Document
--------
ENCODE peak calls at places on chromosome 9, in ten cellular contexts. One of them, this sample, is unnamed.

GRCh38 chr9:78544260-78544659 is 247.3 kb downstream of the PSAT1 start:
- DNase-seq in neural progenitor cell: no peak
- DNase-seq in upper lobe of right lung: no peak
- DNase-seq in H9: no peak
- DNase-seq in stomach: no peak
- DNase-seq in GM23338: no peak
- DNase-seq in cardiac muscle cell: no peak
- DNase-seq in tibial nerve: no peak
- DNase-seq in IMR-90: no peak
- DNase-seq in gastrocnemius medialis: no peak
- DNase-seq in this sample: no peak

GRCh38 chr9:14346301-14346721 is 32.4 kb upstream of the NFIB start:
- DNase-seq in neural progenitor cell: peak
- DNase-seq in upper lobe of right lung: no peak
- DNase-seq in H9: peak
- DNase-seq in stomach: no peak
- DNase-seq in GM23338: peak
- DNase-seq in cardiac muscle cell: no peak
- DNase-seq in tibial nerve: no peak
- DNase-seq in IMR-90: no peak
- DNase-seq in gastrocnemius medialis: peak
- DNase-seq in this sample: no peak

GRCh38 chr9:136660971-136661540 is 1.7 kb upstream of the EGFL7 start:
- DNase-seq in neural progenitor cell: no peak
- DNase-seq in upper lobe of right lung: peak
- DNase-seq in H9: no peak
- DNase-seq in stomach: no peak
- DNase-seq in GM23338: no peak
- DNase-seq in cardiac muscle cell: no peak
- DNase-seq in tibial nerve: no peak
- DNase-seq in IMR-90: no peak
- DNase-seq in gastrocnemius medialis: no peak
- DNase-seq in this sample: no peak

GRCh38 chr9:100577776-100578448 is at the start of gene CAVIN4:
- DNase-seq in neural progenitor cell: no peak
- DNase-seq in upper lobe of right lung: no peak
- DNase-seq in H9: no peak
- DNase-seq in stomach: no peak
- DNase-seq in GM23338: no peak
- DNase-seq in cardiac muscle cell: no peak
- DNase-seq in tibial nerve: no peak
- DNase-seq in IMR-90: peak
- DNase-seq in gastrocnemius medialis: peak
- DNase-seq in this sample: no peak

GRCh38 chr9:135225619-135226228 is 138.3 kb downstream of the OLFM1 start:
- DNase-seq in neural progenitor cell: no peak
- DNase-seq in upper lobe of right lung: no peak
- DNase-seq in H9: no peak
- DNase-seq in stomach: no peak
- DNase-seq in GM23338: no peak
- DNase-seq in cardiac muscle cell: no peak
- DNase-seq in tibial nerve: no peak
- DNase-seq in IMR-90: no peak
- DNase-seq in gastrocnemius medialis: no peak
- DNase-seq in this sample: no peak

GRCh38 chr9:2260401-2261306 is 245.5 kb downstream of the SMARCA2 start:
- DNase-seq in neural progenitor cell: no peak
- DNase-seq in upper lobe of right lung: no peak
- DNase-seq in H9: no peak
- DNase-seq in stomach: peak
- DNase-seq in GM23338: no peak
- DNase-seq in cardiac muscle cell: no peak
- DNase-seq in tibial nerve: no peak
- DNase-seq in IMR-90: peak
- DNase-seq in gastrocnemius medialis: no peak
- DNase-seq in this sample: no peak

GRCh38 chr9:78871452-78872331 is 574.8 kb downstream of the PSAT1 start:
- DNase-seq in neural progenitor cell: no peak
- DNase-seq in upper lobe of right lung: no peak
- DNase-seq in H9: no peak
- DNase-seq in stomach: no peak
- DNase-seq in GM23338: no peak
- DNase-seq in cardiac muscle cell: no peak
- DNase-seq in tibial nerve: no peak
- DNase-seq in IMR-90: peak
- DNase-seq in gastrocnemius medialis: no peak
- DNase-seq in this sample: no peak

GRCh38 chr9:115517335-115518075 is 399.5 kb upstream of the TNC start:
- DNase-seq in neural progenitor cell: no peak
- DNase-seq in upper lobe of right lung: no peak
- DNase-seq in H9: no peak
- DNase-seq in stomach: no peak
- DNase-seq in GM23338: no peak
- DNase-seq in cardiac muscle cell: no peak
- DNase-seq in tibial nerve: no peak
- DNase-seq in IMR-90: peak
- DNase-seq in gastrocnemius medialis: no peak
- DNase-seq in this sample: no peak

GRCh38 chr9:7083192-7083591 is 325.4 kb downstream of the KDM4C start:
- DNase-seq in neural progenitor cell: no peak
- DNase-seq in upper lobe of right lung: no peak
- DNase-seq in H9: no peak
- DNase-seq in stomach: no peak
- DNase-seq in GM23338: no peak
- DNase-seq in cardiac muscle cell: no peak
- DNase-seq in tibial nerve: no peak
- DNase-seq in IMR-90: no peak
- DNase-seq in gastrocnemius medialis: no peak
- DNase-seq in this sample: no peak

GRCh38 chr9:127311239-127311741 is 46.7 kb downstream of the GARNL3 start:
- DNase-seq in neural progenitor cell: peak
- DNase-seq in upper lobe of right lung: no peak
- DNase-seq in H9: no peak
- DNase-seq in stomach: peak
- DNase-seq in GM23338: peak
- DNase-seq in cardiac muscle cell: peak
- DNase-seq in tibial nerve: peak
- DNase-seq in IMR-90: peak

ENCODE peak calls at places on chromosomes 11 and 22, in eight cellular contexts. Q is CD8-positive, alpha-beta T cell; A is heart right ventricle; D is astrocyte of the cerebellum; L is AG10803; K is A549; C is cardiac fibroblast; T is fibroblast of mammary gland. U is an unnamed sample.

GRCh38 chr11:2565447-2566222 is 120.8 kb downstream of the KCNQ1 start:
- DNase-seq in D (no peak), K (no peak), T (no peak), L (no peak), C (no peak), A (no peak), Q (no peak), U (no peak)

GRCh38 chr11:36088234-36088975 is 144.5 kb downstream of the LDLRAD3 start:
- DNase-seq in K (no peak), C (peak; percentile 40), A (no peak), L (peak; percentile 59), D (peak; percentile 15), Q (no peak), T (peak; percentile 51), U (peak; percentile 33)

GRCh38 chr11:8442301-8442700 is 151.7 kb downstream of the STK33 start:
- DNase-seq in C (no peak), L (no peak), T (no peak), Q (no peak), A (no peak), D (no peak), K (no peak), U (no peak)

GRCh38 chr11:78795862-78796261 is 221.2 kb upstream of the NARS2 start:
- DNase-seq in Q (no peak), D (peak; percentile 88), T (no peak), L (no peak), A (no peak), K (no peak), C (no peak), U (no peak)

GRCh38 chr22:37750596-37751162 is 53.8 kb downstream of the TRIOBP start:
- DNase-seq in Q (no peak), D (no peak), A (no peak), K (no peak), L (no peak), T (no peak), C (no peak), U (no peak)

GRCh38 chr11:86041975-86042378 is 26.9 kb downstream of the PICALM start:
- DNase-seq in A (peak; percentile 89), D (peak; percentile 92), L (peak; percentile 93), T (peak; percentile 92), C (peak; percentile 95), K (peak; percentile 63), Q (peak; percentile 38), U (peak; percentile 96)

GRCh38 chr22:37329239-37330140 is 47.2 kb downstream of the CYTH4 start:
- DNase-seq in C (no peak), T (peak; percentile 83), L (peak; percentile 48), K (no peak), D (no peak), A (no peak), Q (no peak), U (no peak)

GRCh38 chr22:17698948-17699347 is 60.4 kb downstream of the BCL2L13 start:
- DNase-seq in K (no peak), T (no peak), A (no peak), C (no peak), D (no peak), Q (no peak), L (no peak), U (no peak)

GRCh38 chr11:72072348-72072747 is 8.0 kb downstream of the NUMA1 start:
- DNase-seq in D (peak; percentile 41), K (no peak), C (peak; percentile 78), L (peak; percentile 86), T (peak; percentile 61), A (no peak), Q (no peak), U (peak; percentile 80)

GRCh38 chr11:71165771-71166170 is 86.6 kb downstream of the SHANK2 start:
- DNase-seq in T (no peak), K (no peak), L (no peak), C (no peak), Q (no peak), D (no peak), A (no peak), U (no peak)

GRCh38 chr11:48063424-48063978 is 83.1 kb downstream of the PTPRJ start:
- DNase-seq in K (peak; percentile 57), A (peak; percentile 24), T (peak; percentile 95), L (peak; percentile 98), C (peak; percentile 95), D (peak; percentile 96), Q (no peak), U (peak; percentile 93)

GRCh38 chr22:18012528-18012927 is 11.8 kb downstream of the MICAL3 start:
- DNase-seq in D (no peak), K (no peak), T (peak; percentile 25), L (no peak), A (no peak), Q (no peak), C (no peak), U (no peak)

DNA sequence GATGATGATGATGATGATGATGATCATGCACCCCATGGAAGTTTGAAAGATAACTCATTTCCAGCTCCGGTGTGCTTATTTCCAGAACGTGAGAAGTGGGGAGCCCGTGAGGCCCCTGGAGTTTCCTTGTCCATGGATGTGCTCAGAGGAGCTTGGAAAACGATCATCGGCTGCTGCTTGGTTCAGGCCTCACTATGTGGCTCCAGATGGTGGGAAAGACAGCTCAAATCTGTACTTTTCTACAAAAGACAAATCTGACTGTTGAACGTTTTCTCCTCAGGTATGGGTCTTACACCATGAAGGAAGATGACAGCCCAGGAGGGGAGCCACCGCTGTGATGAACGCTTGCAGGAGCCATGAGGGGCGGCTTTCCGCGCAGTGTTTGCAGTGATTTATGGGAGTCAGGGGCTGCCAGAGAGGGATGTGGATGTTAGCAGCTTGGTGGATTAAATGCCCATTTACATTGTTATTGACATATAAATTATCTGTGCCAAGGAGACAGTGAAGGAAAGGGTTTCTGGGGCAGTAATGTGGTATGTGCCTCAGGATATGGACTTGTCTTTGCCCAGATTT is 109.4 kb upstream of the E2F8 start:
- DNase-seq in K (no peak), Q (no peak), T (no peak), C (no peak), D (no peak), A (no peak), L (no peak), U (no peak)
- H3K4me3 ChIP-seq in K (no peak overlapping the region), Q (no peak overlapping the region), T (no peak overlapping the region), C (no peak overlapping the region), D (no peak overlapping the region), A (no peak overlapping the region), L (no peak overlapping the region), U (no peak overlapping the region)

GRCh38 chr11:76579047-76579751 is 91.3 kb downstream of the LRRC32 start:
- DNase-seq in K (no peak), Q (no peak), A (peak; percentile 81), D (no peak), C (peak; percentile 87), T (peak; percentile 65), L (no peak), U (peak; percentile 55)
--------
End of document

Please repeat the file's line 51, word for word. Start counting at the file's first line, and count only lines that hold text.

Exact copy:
- DNase-seq in GM23338: no peak